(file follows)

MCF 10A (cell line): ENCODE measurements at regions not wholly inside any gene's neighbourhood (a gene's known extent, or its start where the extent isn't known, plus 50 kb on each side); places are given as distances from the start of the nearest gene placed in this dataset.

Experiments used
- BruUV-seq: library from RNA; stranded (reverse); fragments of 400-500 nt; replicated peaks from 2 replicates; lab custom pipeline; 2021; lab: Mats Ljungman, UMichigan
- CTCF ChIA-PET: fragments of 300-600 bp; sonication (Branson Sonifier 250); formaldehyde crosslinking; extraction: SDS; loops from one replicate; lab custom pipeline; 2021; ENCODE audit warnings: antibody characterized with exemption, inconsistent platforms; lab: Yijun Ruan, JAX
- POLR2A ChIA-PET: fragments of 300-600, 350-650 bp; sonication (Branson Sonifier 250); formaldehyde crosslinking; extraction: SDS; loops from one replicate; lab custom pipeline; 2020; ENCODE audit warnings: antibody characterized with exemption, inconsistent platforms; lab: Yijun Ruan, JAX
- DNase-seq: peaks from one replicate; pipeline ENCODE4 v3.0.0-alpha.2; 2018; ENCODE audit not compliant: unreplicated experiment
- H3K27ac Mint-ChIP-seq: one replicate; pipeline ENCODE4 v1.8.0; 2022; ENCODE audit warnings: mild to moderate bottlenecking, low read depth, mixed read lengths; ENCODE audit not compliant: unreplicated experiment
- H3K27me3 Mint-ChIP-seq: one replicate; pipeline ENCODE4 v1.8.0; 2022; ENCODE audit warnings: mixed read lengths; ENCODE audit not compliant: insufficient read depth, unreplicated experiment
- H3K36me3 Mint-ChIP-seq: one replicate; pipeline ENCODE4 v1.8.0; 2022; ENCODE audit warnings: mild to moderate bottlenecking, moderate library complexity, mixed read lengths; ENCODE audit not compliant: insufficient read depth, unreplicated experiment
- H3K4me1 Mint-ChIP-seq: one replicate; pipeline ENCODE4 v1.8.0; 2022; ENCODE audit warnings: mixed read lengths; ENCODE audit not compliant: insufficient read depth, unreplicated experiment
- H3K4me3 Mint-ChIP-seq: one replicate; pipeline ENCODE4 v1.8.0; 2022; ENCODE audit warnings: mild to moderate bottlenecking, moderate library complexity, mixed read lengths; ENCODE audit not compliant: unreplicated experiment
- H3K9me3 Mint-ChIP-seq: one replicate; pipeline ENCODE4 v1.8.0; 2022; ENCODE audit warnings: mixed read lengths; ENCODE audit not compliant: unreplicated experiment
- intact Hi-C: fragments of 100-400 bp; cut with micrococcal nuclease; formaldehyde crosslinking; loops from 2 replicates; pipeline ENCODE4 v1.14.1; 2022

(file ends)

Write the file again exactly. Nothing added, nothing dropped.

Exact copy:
MCF 10A (cell line): ENCODE measurements at regions not wholly inside any gene's neighbourhood (a gene's known extent, or its start where the extent isn't known, plus 50 kb on each side); places are given as distances from the start of the nearest gene placed in this dataset.

Experiments used
- BruUV-seq: library from RNA; stranded (reverse); fragments of 400-500 nt; replicated peaks from 2 replicates; lab custom pipeline; 2021; lab: Mats Ljungman, UMichigan
- CTCF ChIA-PET: fragments of 300-600 bp; sonication (Branson Sonifier 250); formaldehyde crosslinking; extraction: SDS; loops from one replicate; lab custom pipeline; 2021; ENCODE audit warnings: antibody characterized with exemption, inconsistent platforms; lab: Yijun Ruan, JAX
- POLR2A ChIA-PET: fragments of 300-600, 350-650 bp; sonication (Branson Sonifier 250); formaldehyde crosslinking; extraction: SDS; loops from one replicate; lab custom pipeline; 2020; ENCODE audit warnings: antibody characterized with exemption, inconsistent platforms; lab: Yijun Ruan, JAX
- DNase-seq: peaks from one replicate; pipeline ENCODE4 v3.0.0-alpha.2; 2018; ENCODE audit not compliant: unreplicated experiment
- H3K27ac Mint-ChIP-seq: one replicate; pipeline ENCODE4 v1.8.0; 2022; ENCODE audit warnings: mild to moderate bottlenecking, low read depth, mixed read lengths; ENCODE audit not compliant: unreplicated experiment
- H3K27me3 Mint-ChIP-seq: one replicate; pipeline ENCODE4 v1.8.0; 2022; ENCODE audit warnings: mixed read lengths; ENCODE audit not compliant: insufficient read depth, unreplicated experiment
- H3K36me3 Mint-ChIP-seq: one replicate; pipeline ENCODE4 v1.8.0; 2022; ENCODE audit warnings: mild to moderate bottlenecking, moderate library complexity, mixed read lengths; ENCODE audit not compliant: insufficient read depth, unreplicated experiment
- H3K4me1 Mint-ChIP-seq: one replicate; pipeline ENCODE4 v1.8.0; 2022; ENCODE audit warnings: mixed read lengths; ENCODE audit not compliant: insufficient read depth, unreplicated experiment
- H3K4me3 Mint-ChIP-seq: one replicate; pipeline ENCODE4 v1.8.0; 2022; ENCODE audit warnings: mild to moderate bottlenecking, moderate library complexity, mixed read lengths; ENCODE audit not compliant: unreplicated experiment
- H3K9me3 Mint-ChIP-seq: one replicate; pipeline ENCODE4 v1.8.0; 2022; ENCODE audit warnings: mixed read lengths; ENCODE audit not compliant: unreplicated experiment
- intact Hi-C: fragments of 100-400 bp; cut with micrococcal nuclease; formaldehyde crosslinking; loops from 2 replicates; pipeline ENCODE4 v1.14.1; 2022